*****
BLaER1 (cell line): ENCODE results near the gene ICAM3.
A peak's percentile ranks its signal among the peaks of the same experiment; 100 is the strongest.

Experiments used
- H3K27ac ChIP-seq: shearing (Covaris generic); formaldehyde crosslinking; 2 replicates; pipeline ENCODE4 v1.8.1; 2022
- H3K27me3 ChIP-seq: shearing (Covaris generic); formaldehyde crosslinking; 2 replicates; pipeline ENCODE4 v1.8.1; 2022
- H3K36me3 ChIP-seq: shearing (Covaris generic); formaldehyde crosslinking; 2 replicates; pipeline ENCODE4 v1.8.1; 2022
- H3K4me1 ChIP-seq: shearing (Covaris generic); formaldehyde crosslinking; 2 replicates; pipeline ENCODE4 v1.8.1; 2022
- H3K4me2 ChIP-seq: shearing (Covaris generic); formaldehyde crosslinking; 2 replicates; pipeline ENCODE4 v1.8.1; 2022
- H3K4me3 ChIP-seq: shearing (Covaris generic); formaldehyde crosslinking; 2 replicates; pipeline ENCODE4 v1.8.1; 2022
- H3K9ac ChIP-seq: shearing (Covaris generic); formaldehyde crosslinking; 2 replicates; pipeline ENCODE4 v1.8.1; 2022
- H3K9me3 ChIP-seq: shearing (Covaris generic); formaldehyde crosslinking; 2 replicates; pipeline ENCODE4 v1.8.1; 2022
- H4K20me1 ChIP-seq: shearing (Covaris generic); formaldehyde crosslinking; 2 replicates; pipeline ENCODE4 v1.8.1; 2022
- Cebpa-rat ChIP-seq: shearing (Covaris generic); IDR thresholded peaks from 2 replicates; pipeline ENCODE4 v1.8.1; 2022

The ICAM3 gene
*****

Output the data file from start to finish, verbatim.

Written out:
BLaER1 (cell line): ENCODE results near the gene ICAM3.
A peak's percentile ranks its signal among the peaks of the same experiment; 100 is the strongest.

Experiments used
- H3K27ac ChIP-seq: shearing (Covaris generic); formaldehyde crosslinking; 2 replicates; pipeline ENCODE4 v1.8.1; 2022
- H3K27me3 ChIP-seq: shearing (Covaris generic); formaldehyde crosslinking; 2 replicates; pipeline ENCODE4 v1.8.1; 2022
- H3K36me3 ChIP-seq: shearing (Covaris generic); formaldehyde crosslinking; 2 replicates; pipeline ENCODE4 v1.8.1; 2022
- H3K4me1 ChIP-seq: shearing (Covaris generic); formaldehyde crosslinking; 2 replicates; pipeline ENCODE4 v1.8.1; 2022
- H3K4me2 ChIP-seq: shearing (Covaris generic); formaldehyde crosslinking; 2 replicates; pipeline ENCODE4 v1.8.1; 2022
- H3K4me3 ChIP-seq: shearing (Covaris generic); formaldehyde crosslinking; 2 replicates; pipeline ENCODE4 v1.8.1; 2022
- H3K9ac ChIP-seq: shearing (Covaris generic); formaldehyde crosslinking; 2 replicates; pipeline ENCODE4 v1.8.1; 2022
- H3K9me3 ChIP-seq: shearing (Covaris generic); formaldehyde crosslinking; 2 replicates; pipeline ENCODE4 v1.8.1; 2022
- H4K20me1 ChIP-seq: shearing (Covaris generic); formaldehyde crosslinking; 2 replicates; pipeline ENCODE4 v1.8.1; 2022
- Cebpa-rat ChIP-seq: shearing (Covaris generic); IDR thresholded peaks from 2 replicates; pipeline ENCODE4 v1.8.1; 2022

The ICAM3 gene